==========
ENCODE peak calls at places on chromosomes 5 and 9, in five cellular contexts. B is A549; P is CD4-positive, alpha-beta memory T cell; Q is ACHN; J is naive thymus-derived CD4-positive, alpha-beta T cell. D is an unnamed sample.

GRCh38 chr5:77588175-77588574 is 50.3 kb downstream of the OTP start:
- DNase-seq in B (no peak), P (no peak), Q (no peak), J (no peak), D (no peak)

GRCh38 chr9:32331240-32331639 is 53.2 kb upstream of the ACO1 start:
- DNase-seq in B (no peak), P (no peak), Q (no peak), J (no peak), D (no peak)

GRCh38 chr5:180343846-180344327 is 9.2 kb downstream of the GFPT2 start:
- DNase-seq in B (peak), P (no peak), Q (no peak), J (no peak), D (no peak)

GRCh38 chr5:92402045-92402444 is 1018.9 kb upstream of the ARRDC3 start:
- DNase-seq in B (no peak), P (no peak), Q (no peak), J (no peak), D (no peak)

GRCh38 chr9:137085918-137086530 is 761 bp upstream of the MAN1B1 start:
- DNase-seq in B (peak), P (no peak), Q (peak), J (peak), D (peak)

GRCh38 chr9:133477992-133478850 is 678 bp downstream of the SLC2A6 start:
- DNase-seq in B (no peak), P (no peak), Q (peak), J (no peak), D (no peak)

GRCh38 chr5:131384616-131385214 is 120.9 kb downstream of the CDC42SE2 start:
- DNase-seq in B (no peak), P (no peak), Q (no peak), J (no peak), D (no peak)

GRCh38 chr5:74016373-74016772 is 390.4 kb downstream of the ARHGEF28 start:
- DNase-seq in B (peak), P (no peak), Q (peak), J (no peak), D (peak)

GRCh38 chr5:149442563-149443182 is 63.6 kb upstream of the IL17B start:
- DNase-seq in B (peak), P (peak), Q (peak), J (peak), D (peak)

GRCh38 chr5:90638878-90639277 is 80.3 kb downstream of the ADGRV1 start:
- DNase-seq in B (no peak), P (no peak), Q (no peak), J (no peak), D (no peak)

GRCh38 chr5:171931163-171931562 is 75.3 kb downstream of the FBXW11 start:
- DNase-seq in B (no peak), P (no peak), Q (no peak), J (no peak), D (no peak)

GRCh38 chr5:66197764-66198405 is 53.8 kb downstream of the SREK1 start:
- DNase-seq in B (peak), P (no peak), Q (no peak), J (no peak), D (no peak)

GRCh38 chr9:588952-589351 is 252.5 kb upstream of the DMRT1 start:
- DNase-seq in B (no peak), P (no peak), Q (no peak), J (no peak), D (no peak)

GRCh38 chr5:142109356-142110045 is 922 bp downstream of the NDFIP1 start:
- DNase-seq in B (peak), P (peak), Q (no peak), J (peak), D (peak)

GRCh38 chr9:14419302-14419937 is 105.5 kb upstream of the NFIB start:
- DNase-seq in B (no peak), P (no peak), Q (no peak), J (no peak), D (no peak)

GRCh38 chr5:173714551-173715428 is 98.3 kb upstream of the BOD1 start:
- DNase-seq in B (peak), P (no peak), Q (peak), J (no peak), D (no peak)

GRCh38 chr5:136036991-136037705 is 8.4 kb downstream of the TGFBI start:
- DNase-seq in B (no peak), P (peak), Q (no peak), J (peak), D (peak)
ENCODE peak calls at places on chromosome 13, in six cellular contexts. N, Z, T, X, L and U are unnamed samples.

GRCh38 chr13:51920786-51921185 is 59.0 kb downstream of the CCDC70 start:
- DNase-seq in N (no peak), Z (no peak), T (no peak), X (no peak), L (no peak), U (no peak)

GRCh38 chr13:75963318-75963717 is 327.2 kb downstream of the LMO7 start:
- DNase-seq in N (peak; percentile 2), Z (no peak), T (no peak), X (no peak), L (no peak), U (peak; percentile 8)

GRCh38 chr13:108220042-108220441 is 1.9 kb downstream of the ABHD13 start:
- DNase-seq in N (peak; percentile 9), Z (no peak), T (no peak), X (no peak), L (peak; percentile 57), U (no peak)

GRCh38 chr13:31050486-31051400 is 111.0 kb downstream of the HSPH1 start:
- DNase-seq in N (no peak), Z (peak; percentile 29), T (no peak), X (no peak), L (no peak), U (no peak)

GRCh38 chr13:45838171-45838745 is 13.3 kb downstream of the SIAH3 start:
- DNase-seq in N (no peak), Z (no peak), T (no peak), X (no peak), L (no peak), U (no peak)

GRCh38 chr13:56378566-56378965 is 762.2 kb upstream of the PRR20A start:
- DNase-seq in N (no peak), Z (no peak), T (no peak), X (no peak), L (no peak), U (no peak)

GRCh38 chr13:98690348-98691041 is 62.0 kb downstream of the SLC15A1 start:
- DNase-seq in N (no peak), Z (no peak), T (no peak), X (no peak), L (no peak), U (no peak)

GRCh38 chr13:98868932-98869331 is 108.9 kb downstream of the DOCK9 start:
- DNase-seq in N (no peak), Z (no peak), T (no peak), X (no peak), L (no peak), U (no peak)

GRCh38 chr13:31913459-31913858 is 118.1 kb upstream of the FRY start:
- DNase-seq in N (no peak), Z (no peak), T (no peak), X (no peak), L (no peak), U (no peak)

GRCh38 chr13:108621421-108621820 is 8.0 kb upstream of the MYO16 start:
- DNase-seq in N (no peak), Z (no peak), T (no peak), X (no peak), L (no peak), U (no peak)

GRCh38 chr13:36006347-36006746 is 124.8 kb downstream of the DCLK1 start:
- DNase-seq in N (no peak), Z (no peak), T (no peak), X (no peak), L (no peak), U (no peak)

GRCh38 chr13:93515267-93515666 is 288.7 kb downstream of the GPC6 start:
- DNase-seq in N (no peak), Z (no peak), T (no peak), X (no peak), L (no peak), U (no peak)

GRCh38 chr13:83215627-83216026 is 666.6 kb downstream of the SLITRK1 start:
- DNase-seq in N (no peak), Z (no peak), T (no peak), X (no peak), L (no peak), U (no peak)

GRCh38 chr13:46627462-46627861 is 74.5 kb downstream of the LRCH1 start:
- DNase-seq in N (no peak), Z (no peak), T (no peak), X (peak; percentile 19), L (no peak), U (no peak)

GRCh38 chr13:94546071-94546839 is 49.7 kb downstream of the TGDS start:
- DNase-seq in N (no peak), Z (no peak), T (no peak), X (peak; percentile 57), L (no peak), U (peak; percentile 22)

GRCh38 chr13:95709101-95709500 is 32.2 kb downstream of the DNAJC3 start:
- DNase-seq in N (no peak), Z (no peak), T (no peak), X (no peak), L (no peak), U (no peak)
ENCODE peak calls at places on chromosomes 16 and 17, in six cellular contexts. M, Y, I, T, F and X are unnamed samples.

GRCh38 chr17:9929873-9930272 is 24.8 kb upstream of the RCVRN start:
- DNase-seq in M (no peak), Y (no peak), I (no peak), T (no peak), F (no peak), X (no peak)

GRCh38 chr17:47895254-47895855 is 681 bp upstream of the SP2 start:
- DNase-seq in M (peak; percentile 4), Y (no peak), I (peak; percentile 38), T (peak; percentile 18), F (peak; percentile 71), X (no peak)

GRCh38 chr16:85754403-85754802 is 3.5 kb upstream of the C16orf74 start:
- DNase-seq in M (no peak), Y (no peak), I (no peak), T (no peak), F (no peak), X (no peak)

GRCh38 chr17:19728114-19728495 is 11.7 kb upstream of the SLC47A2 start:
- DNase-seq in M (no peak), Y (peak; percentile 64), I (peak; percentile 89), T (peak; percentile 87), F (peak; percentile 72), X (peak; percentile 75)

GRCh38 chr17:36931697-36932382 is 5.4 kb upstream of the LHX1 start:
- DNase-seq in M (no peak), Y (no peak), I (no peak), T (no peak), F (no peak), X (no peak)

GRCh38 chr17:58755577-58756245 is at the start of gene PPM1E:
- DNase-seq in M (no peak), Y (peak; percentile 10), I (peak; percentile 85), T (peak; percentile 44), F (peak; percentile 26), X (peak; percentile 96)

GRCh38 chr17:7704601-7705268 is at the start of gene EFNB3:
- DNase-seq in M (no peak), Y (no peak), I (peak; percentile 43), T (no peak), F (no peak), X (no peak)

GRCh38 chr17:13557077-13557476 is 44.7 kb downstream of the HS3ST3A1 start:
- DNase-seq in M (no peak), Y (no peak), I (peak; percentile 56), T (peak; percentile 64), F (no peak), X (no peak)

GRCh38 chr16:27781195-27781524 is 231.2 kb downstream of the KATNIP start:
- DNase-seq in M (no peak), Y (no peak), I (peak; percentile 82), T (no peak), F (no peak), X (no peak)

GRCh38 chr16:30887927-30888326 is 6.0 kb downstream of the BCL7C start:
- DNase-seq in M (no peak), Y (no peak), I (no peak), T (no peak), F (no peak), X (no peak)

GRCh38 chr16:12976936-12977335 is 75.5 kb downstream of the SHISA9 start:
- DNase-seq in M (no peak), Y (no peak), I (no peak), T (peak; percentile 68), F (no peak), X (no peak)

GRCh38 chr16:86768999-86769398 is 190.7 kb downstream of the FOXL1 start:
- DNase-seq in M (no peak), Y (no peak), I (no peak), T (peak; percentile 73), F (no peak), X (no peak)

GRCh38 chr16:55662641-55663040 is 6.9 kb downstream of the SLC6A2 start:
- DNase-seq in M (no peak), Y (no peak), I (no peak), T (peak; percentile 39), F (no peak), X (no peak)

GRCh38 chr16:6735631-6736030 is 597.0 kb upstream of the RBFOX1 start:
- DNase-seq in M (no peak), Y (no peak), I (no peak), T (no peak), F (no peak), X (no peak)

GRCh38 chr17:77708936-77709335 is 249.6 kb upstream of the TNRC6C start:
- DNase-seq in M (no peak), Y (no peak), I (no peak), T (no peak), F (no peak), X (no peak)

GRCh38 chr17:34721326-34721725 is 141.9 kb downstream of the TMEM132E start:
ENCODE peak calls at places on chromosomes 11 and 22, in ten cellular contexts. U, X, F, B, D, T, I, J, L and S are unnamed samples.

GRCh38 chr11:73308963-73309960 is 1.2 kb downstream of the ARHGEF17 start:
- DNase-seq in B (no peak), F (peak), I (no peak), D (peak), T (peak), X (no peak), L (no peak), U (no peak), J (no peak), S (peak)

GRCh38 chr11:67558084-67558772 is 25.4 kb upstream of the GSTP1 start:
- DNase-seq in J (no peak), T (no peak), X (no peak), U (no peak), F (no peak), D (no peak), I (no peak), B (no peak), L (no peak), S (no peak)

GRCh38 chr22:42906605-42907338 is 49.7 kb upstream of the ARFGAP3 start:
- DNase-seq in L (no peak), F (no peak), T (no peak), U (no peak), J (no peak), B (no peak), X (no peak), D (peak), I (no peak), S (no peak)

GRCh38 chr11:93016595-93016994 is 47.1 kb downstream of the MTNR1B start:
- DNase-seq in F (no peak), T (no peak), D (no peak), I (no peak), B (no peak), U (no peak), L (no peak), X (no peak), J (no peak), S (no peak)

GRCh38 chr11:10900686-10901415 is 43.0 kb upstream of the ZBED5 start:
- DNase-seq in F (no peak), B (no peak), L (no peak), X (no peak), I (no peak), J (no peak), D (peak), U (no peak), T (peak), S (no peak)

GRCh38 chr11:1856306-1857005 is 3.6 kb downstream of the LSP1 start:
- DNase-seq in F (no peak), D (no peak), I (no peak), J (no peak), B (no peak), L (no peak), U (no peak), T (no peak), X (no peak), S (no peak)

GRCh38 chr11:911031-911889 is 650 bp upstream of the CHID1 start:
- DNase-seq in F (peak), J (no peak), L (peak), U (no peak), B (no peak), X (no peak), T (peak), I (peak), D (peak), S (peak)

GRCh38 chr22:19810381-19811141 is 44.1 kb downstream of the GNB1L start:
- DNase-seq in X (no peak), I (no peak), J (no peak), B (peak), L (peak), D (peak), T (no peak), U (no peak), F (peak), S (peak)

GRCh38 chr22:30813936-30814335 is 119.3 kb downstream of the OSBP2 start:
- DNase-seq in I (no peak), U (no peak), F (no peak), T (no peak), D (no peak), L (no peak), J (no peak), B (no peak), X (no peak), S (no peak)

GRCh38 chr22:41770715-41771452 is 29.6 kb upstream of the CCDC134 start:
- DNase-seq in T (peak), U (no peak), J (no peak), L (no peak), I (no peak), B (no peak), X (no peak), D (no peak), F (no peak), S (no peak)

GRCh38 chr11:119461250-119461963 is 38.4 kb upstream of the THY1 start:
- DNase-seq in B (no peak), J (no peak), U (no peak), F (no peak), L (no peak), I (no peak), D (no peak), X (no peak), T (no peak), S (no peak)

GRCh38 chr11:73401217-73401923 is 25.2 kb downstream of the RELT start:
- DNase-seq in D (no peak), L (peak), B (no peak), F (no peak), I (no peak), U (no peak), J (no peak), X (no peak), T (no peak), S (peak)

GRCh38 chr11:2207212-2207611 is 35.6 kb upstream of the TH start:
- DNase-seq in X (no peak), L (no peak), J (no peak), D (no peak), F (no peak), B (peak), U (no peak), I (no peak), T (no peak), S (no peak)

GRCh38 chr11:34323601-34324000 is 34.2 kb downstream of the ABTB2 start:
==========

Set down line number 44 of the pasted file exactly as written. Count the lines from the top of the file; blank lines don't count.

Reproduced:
- DNase-seq in N (no peak), Z (peak; percentile 29), T (no peak), X (no peak), L (no peak), U (no peak)